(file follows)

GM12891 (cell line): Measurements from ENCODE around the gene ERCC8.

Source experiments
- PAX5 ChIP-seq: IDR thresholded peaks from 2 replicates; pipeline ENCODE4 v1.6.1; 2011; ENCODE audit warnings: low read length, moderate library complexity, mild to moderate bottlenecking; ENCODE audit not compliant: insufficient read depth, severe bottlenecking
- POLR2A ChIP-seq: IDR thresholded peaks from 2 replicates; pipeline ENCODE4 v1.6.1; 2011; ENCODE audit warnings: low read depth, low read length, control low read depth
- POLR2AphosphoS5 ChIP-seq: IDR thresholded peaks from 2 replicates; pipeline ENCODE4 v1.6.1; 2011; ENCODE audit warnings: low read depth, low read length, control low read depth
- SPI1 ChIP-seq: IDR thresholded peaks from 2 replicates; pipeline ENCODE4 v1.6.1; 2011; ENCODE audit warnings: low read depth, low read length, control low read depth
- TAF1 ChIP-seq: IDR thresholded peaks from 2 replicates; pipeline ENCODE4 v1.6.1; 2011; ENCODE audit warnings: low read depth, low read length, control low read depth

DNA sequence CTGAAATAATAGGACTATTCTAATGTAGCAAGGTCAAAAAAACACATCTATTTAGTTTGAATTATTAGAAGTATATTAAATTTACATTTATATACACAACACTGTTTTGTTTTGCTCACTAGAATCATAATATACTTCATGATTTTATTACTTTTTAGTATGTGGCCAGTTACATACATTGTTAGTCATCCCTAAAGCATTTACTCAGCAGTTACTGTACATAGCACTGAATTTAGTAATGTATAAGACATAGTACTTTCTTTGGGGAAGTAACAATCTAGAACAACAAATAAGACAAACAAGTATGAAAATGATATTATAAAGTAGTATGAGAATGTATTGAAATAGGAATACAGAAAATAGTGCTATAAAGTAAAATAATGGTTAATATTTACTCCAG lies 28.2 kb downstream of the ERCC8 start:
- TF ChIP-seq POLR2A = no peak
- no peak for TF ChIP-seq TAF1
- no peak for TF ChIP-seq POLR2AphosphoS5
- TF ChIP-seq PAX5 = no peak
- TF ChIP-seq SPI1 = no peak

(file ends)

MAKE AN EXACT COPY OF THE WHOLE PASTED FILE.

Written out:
GM12891 (cell line): Measurements from ENCODE around the gene ERCC8.

Source experiments
- PAX5 ChIP-seq: IDR thresholded peaks from 2 replicates; pipeline ENCODE4 v1.6.1; 2011; ENCODE audit warnings: low read length, moderate library complexity, mild to moderate bottlenecking; ENCODE audit not compliant: insufficient read depth, severe bottlenecking
- POLR2A ChIP-seq: IDR thresholded peaks from 2 replicates; pipeline ENCODE4 v1.6.1; 2011; ENCODE audit warnings: low read depth, low read length, control low read depth
- POLR2AphosphoS5 ChIP-seq: IDR thresholded peaks from 2 replicates; pipeline ENCODE4 v1.6.1; 2011; ENCODE audit warnings: low read depth, low read length, control low read depth
- SPI1 ChIP-seq: IDR thresholded peaks from 2 replicates; pipeline ENCODE4 v1.6.1; 2011; ENCODE audit warnings: low read depth, low read length, control low read depth
- TAF1 ChIP-seq: IDR thresholded peaks from 2 replicates; pipeline ENCODE4 v1.6.1; 2011; ENCODE audit warnings: low read depth, low read length, control low read depth

DNA sequence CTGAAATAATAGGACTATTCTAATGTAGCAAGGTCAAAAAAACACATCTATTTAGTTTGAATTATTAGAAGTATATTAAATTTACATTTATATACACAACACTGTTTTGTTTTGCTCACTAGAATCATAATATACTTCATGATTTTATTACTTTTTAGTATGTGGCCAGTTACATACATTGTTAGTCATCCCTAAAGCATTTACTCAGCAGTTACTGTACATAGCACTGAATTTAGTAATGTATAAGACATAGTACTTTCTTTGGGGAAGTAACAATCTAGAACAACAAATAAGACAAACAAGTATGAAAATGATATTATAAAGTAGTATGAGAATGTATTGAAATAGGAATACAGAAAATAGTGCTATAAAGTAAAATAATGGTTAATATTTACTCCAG lies 28.2 kb downstream of the ERCC8 start:
- TF ChIP-seq POLR2A = no peak
- no peak for TF ChIP-seq TAF1
- no peak for TF ChIP-seq POLR2AphosphoS5
- TF ChIP-seq PAX5 = no peak
- TF ChIP-seq SPI1 = no peak